[haiku-development] Re: address space rwlock issue?

  • From: Ingo Weinhold <ingo_weinhold@xxxxxx>
  • To: haiku-development@xxxxxxxxxxxxx
  • Date: Mon, 16 Mar 2009 02:40:39 +0100

On 2009-03-16 at 00:32:50 [+0100], David McPaul <dlmcpaul@xxxxxxxxx> wrote:
> Is there a document I can read about debugging locks?

None I would know of at least.

> Because I can lock up MediaPlayer quite easily to the point where only
> a reboot fixes it.

That sounds indeed like a kernel lock is involved. The basic strategy to 
track down locking problems is relatively easy, though. You'll probably use 
the following kernel debugger commands:

* teams -- List all teams and find the one you're interested in.

* threads [ <teamID> ] -- List all threads [of a given team]. It also shows 
the state of each thread, most interestingly on what locking primitive it is 
waiting, if any.

* thread [ -s ] <threadIDs> -- List info for the threads specified by ID. I 
prefer the "-s" option, which uses the same compact format as "threads".

* sem/mutex/rwlock/cvar <ID or address> -- List info for the respective 
locking primitive.

The first step to track a locking problem is to find a thread that is blocked 
and look up the locking primitive it is waiting on. In case of mutexes you'll 
get the thread holding it ATM. Just check what the holding thread is doing 
(waiting for). For semaphores you'll see what thread acquired and released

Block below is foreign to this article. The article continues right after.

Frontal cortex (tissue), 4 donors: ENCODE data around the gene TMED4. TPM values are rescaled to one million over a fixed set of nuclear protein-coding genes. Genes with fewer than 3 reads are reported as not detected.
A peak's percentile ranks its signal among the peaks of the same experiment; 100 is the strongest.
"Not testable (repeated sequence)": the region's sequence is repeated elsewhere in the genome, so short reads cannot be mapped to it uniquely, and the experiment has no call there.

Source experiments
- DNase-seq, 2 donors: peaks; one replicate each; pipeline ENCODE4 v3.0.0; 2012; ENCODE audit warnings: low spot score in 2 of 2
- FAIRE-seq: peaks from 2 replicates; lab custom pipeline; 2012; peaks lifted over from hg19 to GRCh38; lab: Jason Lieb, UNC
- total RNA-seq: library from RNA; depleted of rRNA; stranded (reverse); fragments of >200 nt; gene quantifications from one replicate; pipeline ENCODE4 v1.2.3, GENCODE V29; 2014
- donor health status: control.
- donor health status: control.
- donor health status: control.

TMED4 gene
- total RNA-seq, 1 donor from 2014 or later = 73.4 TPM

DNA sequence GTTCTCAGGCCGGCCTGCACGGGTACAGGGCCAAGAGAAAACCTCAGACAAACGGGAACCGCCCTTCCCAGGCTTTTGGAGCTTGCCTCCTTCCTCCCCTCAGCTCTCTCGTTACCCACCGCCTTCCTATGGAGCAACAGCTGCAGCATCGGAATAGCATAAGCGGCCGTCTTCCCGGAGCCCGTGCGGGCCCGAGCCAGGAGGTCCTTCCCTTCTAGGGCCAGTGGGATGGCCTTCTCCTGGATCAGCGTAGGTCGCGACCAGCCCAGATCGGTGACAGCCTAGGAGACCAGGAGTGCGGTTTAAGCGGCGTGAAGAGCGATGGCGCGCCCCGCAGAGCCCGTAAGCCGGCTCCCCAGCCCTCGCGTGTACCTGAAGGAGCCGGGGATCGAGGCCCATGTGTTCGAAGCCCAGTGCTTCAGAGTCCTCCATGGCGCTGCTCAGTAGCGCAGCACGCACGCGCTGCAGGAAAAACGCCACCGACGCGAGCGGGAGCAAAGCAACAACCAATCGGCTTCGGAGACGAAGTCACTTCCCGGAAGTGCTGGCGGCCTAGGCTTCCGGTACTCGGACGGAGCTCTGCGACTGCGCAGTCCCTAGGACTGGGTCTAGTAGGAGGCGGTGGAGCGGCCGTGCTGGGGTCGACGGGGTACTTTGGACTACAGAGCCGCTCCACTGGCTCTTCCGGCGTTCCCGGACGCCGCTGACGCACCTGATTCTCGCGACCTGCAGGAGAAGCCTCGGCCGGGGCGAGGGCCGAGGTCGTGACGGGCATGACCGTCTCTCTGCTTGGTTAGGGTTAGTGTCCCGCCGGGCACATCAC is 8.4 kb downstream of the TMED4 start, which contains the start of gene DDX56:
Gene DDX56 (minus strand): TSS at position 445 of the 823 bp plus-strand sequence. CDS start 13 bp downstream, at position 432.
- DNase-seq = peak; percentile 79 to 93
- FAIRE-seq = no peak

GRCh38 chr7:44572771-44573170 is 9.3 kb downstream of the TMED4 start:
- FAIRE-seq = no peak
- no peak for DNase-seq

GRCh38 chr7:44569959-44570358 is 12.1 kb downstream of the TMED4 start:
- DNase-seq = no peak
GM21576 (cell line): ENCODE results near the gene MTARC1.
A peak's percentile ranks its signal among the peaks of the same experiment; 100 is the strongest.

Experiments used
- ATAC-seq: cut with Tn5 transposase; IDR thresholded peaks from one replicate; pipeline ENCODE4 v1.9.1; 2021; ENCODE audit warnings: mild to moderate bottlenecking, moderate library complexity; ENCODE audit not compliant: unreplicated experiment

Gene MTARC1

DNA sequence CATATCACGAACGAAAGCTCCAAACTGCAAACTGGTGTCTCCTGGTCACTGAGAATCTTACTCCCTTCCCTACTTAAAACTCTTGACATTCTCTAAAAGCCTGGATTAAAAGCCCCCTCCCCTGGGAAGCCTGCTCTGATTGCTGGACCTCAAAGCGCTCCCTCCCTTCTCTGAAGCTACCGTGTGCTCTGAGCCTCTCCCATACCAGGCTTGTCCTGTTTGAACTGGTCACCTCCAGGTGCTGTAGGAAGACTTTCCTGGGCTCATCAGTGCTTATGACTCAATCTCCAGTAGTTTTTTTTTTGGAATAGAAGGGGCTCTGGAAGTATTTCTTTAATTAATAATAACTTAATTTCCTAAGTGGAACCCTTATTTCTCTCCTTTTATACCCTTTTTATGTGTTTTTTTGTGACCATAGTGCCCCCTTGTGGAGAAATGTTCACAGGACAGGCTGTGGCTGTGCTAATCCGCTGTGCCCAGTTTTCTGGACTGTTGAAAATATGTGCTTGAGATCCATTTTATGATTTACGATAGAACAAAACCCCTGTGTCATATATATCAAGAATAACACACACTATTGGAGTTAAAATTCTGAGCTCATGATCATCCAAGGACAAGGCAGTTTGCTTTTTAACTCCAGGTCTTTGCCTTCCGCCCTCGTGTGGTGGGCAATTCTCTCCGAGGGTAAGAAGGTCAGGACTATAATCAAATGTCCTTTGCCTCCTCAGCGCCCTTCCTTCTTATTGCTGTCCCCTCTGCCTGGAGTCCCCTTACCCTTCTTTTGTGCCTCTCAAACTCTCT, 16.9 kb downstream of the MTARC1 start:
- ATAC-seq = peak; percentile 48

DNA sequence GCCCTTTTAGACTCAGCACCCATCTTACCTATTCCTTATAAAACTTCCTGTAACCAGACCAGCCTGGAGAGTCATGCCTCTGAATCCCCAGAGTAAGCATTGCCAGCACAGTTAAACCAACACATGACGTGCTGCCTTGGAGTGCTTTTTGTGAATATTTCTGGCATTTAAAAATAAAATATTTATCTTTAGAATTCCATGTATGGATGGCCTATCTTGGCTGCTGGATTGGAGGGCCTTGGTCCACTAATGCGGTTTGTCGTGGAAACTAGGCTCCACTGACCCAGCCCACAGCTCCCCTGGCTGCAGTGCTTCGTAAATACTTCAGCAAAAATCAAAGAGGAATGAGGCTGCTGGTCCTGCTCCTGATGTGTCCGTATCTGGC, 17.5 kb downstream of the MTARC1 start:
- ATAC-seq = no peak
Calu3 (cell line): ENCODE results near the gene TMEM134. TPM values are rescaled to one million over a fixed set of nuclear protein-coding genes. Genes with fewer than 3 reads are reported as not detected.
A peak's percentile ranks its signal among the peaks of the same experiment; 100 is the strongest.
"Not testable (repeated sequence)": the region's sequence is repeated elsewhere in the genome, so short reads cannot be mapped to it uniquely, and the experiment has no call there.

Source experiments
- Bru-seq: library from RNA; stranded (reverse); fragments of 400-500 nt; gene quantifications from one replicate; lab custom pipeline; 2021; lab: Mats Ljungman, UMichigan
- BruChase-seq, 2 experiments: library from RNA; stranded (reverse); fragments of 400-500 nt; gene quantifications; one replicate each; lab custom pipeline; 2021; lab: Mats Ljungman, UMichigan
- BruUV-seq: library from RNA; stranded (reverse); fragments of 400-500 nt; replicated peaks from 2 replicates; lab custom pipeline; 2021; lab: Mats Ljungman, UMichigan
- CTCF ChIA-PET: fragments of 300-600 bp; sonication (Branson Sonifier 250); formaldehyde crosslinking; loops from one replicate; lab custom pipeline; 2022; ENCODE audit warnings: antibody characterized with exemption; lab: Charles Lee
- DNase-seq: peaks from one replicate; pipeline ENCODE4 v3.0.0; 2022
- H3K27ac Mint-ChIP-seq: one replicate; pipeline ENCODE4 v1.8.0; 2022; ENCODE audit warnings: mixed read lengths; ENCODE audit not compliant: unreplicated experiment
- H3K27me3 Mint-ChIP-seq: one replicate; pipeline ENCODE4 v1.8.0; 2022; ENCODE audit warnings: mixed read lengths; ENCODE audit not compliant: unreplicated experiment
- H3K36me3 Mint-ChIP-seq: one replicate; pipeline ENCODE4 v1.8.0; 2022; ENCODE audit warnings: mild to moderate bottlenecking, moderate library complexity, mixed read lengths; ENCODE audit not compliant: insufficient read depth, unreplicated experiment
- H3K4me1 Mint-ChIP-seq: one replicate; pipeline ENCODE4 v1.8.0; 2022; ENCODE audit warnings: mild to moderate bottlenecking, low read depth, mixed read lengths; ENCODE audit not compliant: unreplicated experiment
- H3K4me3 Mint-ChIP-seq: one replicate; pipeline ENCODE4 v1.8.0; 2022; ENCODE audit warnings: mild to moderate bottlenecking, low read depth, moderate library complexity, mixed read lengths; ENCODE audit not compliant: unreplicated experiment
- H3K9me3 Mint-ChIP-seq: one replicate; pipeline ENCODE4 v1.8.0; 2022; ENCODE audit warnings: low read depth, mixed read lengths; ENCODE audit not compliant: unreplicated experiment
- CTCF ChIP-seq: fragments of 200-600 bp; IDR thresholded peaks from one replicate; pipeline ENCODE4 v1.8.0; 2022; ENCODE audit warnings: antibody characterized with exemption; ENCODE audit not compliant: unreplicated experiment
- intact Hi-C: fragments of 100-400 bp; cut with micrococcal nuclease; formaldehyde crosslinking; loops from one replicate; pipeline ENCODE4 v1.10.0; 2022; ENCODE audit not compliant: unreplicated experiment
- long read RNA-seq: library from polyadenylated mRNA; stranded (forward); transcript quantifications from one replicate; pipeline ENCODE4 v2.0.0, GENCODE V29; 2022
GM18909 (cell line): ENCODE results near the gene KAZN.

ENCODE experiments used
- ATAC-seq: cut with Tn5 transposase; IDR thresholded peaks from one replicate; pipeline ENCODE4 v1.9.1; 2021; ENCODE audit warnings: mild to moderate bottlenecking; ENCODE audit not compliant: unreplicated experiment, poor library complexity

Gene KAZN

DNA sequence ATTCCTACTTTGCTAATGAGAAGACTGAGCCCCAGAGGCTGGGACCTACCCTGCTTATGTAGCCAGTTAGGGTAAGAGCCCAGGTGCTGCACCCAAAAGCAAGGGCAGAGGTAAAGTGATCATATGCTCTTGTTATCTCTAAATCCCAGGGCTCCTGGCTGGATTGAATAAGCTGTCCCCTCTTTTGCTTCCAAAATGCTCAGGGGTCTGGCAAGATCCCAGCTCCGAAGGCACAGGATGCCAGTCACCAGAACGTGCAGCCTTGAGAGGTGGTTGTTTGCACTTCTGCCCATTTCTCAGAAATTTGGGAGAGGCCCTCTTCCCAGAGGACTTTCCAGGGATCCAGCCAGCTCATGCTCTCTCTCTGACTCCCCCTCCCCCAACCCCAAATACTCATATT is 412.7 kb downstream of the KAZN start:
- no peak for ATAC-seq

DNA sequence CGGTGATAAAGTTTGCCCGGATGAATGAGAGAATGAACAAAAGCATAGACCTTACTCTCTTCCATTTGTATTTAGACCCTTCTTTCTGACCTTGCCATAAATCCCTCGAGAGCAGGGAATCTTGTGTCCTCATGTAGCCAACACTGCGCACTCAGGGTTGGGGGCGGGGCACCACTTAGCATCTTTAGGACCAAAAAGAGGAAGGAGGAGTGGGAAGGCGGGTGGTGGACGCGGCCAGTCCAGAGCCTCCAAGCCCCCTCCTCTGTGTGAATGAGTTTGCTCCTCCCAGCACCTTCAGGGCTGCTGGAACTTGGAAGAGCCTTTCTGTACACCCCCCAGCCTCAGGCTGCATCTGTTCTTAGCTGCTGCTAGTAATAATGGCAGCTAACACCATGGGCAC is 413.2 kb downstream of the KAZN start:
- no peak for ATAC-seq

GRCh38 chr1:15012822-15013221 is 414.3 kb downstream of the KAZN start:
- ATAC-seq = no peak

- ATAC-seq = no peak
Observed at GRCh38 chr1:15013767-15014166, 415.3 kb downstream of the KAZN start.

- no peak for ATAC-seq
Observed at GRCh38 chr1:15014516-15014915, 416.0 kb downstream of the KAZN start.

them last (if the same thread released it after acquiring its thread ID is 
listed prefixed by a "-"). So, if the semaphore is used as a lock, you can 
follow the lock holder just the same way. For rwlocks only a writer holding 
the lock is listed, for readers only their total number is known. Condition 
variables are a bit more complicated, since they usually are used 
asymmetrically, i.e. one thread waits, another signals the condition. So for 
a specific condition variable knowing the source code using it is pretty much 
inevitable to understand what's happening -- e.g. an "I/O request finished" 
condition variable is signaled by the I/O scheduler, "pipe" by FIFO readers, 

To sum it up, most locking primitives a thread is waiting on allow you to 
find the thread that is responsible, i.e. the current lock holder, 
respectively the one supposed to signal the condition. In a deadlock 
situation this thread will likely be waiting on a locking primitive itself. 
Iteratively following the responsible threads and locking primitives might 
turn up a cycle. Stack traces of the involved threads will then help to 
understand the problem (requiring some knowledge of the respective kernel 

In some situations things are a bit more complicated, like when one has to 
find a read lock holder. From my experience most cases are possible to 
analyze, though.

CU, Ingo

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